So let’s talk about the most unusual feature of this bag: it swells, but in a very unique way: it becomes taller, not wider. There is a zipper between the lower compartment and the main compartment. Unzip the zipper, pull up the handle and press the button next to it, and the bag will become taller. This gives you more than 50% of space, which is very convenient during our vacation after our trip to the Nike store (part of my Ted talk on packaging will include the entire part of shoes and how they can ruin your packaging plan).

With the expansion, I can no longer use the bag as a carry-on, which means I have to check it (Pierre had to suck it up). I am very happy to do this because I want to see how it survives the experience. The fabric used for expansion is different from the rest of the outer fabric, (I think because it has to be less bulky), and I want to know if it is more prone to damage. This bag has a few wears and I easily wipe it off right away, so either I ended up with very gentle bag handling procedures (like the existing ones) or the bag is well made.

Packing cubes and luggage scales

One of the other accessories that Kabuto sent was a luggage scale. This is a nice portable size that allows your bag to be weighed in pounds and kilograms. Because I rarely check the bag, I don’t need to worry about weight most of the time, but I like this because it is light and easy to use. They also gave a nylon bag as a rain cover for luggage, but it can be used to hold dirty clothes or anything on the road. I like its design because you can easily hang it on a hanger and use it like a basket. If, like me, you are bedbug phobia, I always try to put everything on the floor just in case, so this is also a good accessory.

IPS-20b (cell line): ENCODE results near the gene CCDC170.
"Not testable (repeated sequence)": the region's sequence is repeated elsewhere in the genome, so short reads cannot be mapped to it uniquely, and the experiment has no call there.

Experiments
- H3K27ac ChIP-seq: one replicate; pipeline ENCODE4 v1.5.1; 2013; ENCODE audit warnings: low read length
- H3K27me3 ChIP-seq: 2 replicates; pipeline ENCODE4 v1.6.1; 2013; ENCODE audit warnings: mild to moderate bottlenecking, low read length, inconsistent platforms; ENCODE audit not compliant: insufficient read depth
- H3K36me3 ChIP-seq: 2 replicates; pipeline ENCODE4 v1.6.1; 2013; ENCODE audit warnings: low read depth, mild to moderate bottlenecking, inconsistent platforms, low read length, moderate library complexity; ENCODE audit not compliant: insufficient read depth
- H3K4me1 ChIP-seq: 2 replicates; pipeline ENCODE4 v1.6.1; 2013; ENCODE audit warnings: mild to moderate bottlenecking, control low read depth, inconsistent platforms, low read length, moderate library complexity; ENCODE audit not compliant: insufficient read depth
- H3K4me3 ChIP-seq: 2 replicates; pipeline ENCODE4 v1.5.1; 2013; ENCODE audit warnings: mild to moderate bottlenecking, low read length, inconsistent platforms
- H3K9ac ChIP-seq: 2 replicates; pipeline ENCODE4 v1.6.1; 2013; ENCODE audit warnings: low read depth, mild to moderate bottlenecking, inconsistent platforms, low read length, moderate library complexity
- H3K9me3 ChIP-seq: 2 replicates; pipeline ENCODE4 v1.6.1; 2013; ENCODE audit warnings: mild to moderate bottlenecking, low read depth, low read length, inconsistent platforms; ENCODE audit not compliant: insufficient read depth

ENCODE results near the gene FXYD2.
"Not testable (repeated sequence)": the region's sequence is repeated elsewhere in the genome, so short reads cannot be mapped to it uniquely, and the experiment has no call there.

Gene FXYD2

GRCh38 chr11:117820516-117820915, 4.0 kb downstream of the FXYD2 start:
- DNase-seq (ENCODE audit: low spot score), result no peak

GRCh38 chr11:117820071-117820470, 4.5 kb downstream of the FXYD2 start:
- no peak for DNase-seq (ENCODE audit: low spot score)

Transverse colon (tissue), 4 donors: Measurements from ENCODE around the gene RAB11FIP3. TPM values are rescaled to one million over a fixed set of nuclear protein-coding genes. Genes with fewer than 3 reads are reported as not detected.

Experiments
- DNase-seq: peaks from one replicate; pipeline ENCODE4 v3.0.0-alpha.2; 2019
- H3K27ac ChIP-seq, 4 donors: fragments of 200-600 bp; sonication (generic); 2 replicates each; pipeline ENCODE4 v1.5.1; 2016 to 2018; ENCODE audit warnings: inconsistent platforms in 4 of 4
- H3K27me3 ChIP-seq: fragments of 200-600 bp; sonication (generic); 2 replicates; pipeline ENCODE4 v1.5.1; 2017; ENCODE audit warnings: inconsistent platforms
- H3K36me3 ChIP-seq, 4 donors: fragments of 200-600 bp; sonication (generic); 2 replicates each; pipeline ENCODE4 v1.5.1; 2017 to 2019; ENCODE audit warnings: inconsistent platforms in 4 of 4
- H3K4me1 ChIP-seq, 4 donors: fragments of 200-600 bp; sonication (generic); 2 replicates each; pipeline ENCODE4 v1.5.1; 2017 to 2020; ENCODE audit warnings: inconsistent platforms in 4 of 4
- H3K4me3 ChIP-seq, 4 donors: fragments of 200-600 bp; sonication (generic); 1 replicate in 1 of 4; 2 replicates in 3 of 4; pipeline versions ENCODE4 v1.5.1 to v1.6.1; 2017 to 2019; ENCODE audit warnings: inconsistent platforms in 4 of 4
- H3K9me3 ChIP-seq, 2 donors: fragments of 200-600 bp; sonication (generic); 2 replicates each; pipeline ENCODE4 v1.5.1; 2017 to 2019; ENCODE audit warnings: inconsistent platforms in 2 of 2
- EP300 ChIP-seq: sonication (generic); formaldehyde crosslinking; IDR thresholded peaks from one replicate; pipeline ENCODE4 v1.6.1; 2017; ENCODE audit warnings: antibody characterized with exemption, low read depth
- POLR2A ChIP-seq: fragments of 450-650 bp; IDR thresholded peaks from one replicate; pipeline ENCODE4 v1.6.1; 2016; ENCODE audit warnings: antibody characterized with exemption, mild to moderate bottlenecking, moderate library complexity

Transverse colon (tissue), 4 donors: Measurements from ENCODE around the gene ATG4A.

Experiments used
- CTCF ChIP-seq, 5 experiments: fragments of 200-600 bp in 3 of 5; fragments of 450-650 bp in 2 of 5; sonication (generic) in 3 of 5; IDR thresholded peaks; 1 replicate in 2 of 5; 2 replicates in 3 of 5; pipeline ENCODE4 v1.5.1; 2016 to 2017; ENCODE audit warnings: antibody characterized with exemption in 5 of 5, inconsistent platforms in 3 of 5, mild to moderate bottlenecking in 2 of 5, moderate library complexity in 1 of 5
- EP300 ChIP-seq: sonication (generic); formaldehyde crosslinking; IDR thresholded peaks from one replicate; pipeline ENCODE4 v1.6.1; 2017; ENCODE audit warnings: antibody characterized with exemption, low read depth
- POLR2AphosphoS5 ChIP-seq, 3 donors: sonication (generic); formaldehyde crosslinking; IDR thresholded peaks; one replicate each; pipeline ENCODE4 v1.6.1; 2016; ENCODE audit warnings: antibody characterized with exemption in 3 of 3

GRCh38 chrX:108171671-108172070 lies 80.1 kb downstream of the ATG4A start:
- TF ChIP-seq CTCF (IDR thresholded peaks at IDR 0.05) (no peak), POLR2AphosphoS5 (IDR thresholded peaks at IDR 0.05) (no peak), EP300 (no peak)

This package was originally a crowdfunding project, and it is great to see them stick to their plan and deliver such a high-quality project. This is an expensive bag over $400, but it is a premium luggage with a lifetime warranty. A brand-name bag of similar size may be twice as expensive, so I think it’s fair considering the functionality and flexibility of this bag.

If you say (like me) “This is a cool carry-on, but I need a full-size bag for long trips,” Kabuto just launched another Crowdfunding For their latest package: Kabuto trunk and backpackThis bag is also equipped with a TSA-approved biometric lock and two very cool accessories: a detachable front pocket and an optional backpack that can be connected to the trunk. I am very excited about it because it has a modular internal structure and a strong polycarbonate exterior, made of the same materials used by Tumi. The expandable backpack also looks beautiful-it is made by the same factory that produces Montblanc and Dior bags-and can be converted into a backpack or briefcase. These bags can complete your luggage set, very suitable for business travel, and are available in a variety of colors.

what do I like

  • quality
  • style
  • flexibility
  • Silent pulley

What will i change

  • The battery pack with wires is a bit bulky.

Final thoughts

Kabuto hand luggage is a very suitable bag for travel. It has many innovative and practical functions, and I look forward to using it in more travels!

price: $416.03
Where to buy: Kabuto
source: The sample of this article is made by Kabuto